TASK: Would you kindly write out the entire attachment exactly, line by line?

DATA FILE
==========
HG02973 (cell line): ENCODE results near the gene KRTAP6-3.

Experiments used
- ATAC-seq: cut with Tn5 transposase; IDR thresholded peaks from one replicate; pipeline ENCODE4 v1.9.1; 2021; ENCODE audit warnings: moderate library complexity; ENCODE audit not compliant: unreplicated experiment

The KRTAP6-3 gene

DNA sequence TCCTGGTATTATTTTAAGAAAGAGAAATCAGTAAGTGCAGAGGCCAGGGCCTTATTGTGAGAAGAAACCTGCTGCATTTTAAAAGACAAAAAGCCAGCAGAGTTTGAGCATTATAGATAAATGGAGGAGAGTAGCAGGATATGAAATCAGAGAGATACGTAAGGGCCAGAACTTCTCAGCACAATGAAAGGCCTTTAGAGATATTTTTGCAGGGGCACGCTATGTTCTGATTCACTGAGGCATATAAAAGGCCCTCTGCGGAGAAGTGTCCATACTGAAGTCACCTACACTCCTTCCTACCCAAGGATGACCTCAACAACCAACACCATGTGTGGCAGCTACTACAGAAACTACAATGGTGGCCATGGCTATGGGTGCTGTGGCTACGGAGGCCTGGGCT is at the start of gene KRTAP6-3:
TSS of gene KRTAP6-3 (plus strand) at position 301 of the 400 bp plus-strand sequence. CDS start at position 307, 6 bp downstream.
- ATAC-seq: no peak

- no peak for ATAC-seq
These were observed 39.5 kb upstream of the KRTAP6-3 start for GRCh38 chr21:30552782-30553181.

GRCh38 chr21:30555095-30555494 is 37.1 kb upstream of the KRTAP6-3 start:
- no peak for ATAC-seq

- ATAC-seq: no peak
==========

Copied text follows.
HG02973 (cell line): ENCODE results near the gene KRTAP6-3.

Experiments used
- ATAC-seq: cut with Tn5 transposase; IDR thresholded peaks from one replicate; pipeline ENCODE4 v1.9.1; 2021; ENCODE audit warnings: moderate library complexity; ENCODE audit not compliant: unreplicated experiment

The KRTAP6-3 gene

DNA sequence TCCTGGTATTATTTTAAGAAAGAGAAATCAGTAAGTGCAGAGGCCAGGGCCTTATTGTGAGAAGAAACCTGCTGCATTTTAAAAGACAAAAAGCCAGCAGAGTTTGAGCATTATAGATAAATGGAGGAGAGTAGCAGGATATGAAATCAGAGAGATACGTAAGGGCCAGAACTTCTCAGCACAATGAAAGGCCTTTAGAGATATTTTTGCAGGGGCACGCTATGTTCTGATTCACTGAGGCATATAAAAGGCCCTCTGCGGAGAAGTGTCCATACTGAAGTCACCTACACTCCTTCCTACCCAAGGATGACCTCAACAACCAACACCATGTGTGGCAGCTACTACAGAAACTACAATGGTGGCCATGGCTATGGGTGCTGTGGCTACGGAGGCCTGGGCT is at the start of gene KRTAP6-3:
TSS of gene KRTAP6-3 (plus strand) at position 301 of the 400 bp plus-strand sequence. CDS start at position 307, 6 bp downstream.
- ATAC-seq: no peak

- no peak for ATAC-seq
These were observed 39.5 kb upstream of the KRTAP6-3 start for GRCh38 chr21:30552782-30553181.

GRCh38 chr21:30555095-30555494 is 37.1 kb upstream of the KRTAP6-3 start:
- no peak for ATAC-seq

- ATAC-seq: no peak